Baker's Dozen: A Farming Family During the Great Depression Rae Harvie Author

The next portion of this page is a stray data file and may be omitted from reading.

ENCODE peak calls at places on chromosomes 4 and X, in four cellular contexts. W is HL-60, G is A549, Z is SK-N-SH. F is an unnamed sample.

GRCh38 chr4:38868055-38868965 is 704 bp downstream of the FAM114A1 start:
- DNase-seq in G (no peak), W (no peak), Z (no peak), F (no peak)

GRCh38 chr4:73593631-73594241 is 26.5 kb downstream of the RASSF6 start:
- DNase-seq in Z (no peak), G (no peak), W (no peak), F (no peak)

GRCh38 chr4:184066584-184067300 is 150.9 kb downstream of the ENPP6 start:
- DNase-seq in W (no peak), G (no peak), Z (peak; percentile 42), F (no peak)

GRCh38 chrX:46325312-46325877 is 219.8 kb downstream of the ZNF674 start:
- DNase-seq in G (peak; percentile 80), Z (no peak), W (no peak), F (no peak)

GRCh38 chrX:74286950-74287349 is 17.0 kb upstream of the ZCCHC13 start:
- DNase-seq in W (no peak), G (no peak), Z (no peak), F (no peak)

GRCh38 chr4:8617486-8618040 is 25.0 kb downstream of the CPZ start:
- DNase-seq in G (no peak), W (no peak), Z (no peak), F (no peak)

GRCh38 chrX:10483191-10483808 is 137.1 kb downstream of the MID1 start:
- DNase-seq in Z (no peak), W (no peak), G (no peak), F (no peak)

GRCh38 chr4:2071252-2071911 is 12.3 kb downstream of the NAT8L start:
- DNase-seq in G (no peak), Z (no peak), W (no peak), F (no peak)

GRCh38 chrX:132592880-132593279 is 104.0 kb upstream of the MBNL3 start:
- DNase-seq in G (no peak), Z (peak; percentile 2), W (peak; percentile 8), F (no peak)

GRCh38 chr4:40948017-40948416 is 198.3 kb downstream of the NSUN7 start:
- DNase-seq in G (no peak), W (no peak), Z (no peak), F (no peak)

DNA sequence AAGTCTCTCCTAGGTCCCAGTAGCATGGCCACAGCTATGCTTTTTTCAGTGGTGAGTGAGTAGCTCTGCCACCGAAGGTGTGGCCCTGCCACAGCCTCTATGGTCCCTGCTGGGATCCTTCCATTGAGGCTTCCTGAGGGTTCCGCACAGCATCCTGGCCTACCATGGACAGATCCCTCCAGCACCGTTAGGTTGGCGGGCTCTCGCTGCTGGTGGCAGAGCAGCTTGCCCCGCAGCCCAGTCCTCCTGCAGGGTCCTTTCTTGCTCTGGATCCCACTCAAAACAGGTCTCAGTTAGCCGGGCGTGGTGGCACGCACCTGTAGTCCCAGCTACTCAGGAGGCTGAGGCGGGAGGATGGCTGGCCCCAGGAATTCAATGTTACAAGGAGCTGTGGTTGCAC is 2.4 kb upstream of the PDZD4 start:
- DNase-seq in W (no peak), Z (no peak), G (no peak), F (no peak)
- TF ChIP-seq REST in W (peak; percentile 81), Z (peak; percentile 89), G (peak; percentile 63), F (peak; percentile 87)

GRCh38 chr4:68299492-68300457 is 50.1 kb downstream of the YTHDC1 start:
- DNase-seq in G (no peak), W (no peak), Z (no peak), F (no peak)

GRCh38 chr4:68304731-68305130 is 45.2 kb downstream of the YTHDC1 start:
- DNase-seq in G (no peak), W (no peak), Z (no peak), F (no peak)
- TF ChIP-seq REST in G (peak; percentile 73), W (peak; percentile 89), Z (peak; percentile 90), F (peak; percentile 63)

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Daniel and Molly O'Shea and their twelve children leave Elliston in 1925 to take up a government settler's block five miles out of Yaninee, on the west coast of South Australia. Molly promises God that she will become a catholic if her seven-year-old daughter is found safe from the bowels of the scrub at the half-way point. After three days Maggie is found, but when Molly loses the baby she is expecting at the new farm, she decides to have nothing to do with a God that can give and take at a whim. In 1929 when the drought begins, the forerunner to the Great Depression of 1930, wheat prices fall at a time when the farm has not built up enough equity to withstand a couple of years without income. Daniel becomes a shadow of his violent father, abusing Molly and the children both physically and emotionally. The Baker's Dozen link is broken a few years later when one of the children drown.The story has much humour in the early years, but tough issues are included later. This story is about Molly's losses; a loss of a close relationship with Daniel, loss of babies and children, friends and loss of identity. It is also about the vulnerability of women at the hands of men. I have explored the strategies characters use to cope with hardship and abuse, and how it can be connected to the past. The story encapsulates laughter, tears, suffering and fortitude.


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